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Australian astronomers who used a powerful telescope to explore the constellations said they found no signs of alien technology in a patch of space known to include 10 million stars.
The researchers used the Murchison Widefield Array (MWA) telescope to explore “more than 100 times broader and deeper than ever before” of the sky around the Vela constellation.
The study, published by Publications of the Astronomical Society of Australia, explained how the scientists searched for powerful radio emissions at frequencies that could indicate the presence of an intelligent source.
CSIRO astronomer Dr Cenoa Tremblay who carried out the study in the outback of western Australia, explained that such frequencies are known as ‘technosignatures’.
“The MWA is a unique telescope, with an extraordinarily wide field-of-view that allows us to observe millions of stars simultaneously,” said Dr Tremblay.
“We observed the sky around the constellation of Vela for 17 hours, looking more than 100 times broader and deeper than ever before.
Professor Steven Tingay, from the Curtin University node of the International Centre for Radio Astronomy Research (ICRAR), also took part in the research.
He said despite the broad nature of the search, he was not surprised by the results.
“As Douglas Adams noted in The Hitchhikers Guide to the Galaxy, ‘space is big, really big’,” said Dr Tingay.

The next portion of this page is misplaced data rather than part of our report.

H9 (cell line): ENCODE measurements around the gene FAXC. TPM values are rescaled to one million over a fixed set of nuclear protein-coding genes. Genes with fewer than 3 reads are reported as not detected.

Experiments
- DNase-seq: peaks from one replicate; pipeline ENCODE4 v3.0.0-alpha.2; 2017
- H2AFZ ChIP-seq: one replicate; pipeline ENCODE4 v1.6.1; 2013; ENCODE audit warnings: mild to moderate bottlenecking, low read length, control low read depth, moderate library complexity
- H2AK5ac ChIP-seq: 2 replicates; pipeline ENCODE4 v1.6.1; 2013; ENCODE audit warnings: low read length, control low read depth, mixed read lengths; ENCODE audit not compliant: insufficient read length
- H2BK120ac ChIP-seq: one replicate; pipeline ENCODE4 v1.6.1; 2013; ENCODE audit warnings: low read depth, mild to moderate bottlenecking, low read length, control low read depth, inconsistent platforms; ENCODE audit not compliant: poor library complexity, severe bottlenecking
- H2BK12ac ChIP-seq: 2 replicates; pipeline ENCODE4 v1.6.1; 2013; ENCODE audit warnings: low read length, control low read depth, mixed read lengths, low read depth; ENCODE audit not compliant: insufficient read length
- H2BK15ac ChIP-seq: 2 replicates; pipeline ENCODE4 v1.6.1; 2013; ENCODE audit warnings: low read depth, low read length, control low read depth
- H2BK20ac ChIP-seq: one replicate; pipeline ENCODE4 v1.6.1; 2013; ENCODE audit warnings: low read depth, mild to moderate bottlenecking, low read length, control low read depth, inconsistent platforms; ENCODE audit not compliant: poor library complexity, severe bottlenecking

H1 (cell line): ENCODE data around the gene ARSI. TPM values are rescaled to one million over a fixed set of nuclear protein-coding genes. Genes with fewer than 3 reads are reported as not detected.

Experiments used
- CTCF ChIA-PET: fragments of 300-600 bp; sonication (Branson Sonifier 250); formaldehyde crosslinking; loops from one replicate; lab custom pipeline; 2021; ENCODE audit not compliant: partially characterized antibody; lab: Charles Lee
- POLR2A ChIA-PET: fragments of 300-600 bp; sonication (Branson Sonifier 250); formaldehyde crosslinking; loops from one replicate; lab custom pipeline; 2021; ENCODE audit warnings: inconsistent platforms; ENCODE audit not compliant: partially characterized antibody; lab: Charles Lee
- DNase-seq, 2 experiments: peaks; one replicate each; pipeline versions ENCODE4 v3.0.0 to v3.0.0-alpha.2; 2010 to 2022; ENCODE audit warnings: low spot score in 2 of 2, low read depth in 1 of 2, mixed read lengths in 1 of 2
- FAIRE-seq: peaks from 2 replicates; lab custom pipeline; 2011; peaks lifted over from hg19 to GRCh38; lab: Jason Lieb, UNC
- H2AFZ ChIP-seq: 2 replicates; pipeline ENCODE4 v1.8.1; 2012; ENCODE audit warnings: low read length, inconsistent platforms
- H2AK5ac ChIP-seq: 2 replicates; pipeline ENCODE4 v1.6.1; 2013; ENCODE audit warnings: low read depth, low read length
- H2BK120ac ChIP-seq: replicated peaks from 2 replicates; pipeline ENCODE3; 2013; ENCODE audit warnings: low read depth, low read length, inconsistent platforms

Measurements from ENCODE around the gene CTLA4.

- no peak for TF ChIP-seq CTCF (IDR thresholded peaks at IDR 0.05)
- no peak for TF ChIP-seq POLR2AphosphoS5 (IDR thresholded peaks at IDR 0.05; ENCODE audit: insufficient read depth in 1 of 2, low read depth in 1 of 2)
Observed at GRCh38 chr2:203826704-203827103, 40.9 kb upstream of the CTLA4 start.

“And even though this was a really big study, the amount of space we looked at was the equivalent of trying to find something in the Earth’s oceans but only searching a volume of water equivalent to a large backyard swimming pool.
“Since we can’t really assume how possible alien civilisations might utilise technology, we need to search in many different ways. Using radio telescopes, we can explore an eight-dimensional search space.
“Although there is a long way to go in the search for extraterrestrial intelligence, telescopes such as the MWA will continue to push the limits—we have to keep looking.”
The scientists hope to next use the Square Kilometre Array (SKA) telescope for their studies. The SKA is 50 times more sensitive than the MWA.
“Due to the increased sensitivity, the SKA low-frequency telescope to be built in Western Australia will be capable of detecting Earth-like radio signals from relatively nearby planetary systems,” said Professor Tingay.
“With the SKA, we’ll be able to survey billions of star systems, seeking technosignatures in an astronomical ocean of other worlds.”
The MWA is located at the Murchison Radio-astronomy Observatory, a remote and radio quiet astronomical facility established and maintained by CSIRO – Australia’s national science agency.
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World news – GB – Scientists find no signs of alien technology in 10 million star system